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Whirling Chief

Leadership & Team Development

Nº 10

King Managers, continued…

Some of us secretly call those managers who ‘pretend’ to know everything, and who do not bother to acknowledge they might have made a mistake, “King Managers.” Why a king? Because a king is the chief ruler, who has supreme authority. And if you think of it in chess terms, s/he is the most important player. That’s right. Those managers who cannot say, “I’m sorry, I made a bad call,” or, “I don’t know, let’s find out together,” often truly believe they are the ultimate power holders – the most important piece that holds a group together. It is this belief that convinces them it is wrong to show any signs of weaknesses. Sounds logical at first: If the most important player is the group’s ‘glue,’ and s/he is weak, what does that say about the rest of the group? They must be so weak that they would come apart overnight, right? NOOO!!

Over the years, I have occasionally coached this kind of manager. They are most concerned, it seems, with their group image, of not painting a picture of themselves as a failure as a leader. In fact, if one asks a few amplifying questions, one would quickly learn these managers actually have a very caring place in their heart for the quality of their work, and for the brand of their organization. It is exactly for that reason they try very hard to not show any signs of weakness – to protect what s/he believes that strong picture needs to be. (And many times, trust me, it takes a lot out of them physically to do just that…) Believe it or not, many of the King Managers I have known had a significant problem trying to stand tall at all times. It is actually very sad.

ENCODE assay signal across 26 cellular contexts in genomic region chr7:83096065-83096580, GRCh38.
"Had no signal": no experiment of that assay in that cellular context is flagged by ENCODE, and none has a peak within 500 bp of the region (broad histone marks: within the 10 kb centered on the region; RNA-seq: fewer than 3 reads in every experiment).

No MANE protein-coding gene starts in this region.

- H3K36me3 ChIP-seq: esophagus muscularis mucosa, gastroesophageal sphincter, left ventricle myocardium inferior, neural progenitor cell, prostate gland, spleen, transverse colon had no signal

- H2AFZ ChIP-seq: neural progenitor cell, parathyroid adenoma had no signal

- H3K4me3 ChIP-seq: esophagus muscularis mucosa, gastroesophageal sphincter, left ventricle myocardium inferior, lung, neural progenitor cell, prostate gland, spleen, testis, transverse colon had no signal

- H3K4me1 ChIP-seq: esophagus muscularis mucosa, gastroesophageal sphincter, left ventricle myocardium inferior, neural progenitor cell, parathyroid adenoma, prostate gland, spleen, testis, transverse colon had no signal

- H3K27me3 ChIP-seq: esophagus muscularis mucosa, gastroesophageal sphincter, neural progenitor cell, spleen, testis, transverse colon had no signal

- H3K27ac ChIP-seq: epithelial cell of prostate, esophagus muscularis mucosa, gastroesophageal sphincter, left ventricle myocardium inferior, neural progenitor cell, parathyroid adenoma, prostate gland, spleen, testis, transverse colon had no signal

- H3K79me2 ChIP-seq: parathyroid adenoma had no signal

Needless to say, it is far from the truth that we’d expect managers to know everything. In fact, think of the best managers you ever worked with. What made them so ‘good’ in your perspective? Was it their ability to answer all your questions at any given time? Or was it their ability to involve you in the discovery process and make you feel heard? I’m guessing the latter…

I know many of my colleagues are going to challenge me for saying this, but we’re all human, people! We are not programmed machinery, designed to spit out information when someone Googles our minds. We are here to learn, grow, and enjoy life together.

Being a manager requires us to set direction, lead the way, drive and monitor work, and provide coaching to others. It really does. It does not, however, require us to know everything, nor does it mean we have to ‘protect’ anyone. Solving business problems should not demand we forget that reality.

So, here is my challenge to you: Next time you screw up something, take a moment to say, “I’m sorry.” I promise you no one likes to work for a King Manager. After all, you don’t want to be the one piece everybody’s goal is to knock over, talking in chess terms, of course… ☺


  • 6 July 2016

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You’ve maegand a first class post

Lynn says:
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